Rerouting Nerves in Amputees Shows Impressive Pain Reduction

December 27, 2018

A new technique known as targeted muscle reinnervation (TMR), where severed nerves in the amputated limb are rerouted to other muscle targets, is showing impressive reductions in debilitating phantom limb and stump pain in patients with below-knee amputations.

Pioneers of the technique, Ian Valerio, MD, and Byers Bowen, MD, Ohio State University Wexner Medical Center, Columbus, describe how to perform the procedure in below-the-knee amputation and report their outcomes in an initial group of patients in an article published in the January 2019 issue of Plastic and Reconstructive Surgery.

They explain that losing a limb because of trauma, cancer, or poor circulation can result in phantom limb and stump pain in upwards of 75% of amputees.

Over the course of 3 years, the surgeons performed 22 TMR surgeries on below-the-knee amputees. Results show that none of the patients developed symptomatic neuromas and only 13% of patients who had the procedure at the time of amputation reported having pain 6 months later.

"We are seeing phenomenal results with this technique, with much better pain control, a large reduction in the use of painkillers, and easier use of prosthetics," Valerio told Medscape Medical News.

At the time of amputation, the researchers identified and rerouted the peripheral nerves.

"We connect the cut nerves to other nerves around them so they reinnervate other muscles," he explained. "This allows the body to reestablish its neural circuitry. It gives the cut nerve somewhere to go and something to do."

They have found a large reduction in pain, including symptomatic neuroma — where the prosthetic presses on nerves causing pain — residual limb pain, and phantom limb pain.

Valerio prefers to perform the rerouting procedure at the time of amputation (primary TMR) rather than conducting a second operation months or years later after the patient reports severe pain (secondary TMR).  

"With primary TMR patients only have to have one surgery. The operation takes a bit longer, as we have to dissect out the nerves and transfer them, but we are seeing a fourfold reduction in pain and less narcotic use, which is a tremendous advantage in the current environment of the opioid crisis," he said. 

He estimates the average number of nerves that need to be rerouted is about three to six.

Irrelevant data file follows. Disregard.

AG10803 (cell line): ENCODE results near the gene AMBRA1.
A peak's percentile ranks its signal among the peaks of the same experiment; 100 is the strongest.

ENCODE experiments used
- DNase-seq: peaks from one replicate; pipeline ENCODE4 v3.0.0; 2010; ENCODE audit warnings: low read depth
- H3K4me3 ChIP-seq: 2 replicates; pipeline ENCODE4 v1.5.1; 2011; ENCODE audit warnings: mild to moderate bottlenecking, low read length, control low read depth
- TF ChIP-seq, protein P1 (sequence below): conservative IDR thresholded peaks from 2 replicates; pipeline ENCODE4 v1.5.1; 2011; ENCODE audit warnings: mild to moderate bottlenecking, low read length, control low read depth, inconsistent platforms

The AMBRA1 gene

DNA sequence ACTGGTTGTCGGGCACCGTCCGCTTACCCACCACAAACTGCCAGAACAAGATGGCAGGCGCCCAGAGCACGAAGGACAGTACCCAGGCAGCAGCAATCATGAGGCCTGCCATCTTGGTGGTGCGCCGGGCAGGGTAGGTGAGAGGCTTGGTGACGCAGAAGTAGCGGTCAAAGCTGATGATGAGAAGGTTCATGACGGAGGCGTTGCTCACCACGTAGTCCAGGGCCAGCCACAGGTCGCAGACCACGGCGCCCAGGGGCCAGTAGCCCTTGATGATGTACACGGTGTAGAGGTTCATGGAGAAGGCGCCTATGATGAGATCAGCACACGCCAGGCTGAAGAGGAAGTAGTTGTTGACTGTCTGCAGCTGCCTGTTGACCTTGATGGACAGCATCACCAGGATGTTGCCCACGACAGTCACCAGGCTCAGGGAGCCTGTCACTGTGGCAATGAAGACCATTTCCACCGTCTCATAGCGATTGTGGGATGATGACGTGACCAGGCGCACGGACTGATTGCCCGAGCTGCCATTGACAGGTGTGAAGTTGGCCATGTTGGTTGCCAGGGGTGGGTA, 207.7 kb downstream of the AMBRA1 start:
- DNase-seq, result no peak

The surgery is now being performed at several centers, including Ohio State University, Walter Reed National Military Medical Center, Northwestern Memorial Hospital, and Massachusetts General Hospital. An additional 15 to 20 centers plan to offer the procedure soon, Valerio reported.

He and his team now offer training to surgeons who want to learn the technique at Ohio State, partially funded by the US Department of Defense.

In a press release by Ohio State, the dean of the institution states the current article "provides a blueprint for improving patient outcomes and quality of life following amputation."

Valerio and Bowen note that TMR was first developed to allow amputees better control of upper limb prosthetics. Traditionally, the surgery was performed months or years after the initial amputation. It was later discovered the procedure also improves certain causes of pain, and it started to be used to treat symptomatic neuromas and/or phantom limb pain.

In the article, they give a detailed description of the surgical technique for TMR used for below-knee amputation and introduce primary TMR, when the procedure is performed concurrently with amputation.

Valerio and Bowen report that they have performed TMR on 22 below-knee amputees — 18 primary and four secondary procedures — since 2015.

Whereas multiple studies have reported a prevalence of symptomatic neuroma of 2% to 25%, "none of our below-the-knee TMR patients have developed symptomatic neuromas postoperatively with mean time since operation of 18 months," they say.

In addition, although 72% of the primary TMR cohort experienced phantom limb pain in the first month, this "abruptly declined" to 19% at 3 months and 13% at 6 months.   

"This corresponds with the timeline of reinnervation with return of voluntary muscle twitches noted at 3 months," they comment.

"We hypothesize that primary TMR has the advantage of preservation of longer peripheral nerve length than traditional traction neurectomy, permits rapid nerve in-growth and reinnervation of target muscle, and potentially greater neuroplasticity to possibly alter the pain circuits and central pain up-regulation," they conclude.

Plast Reconstr Surg. January 2019.

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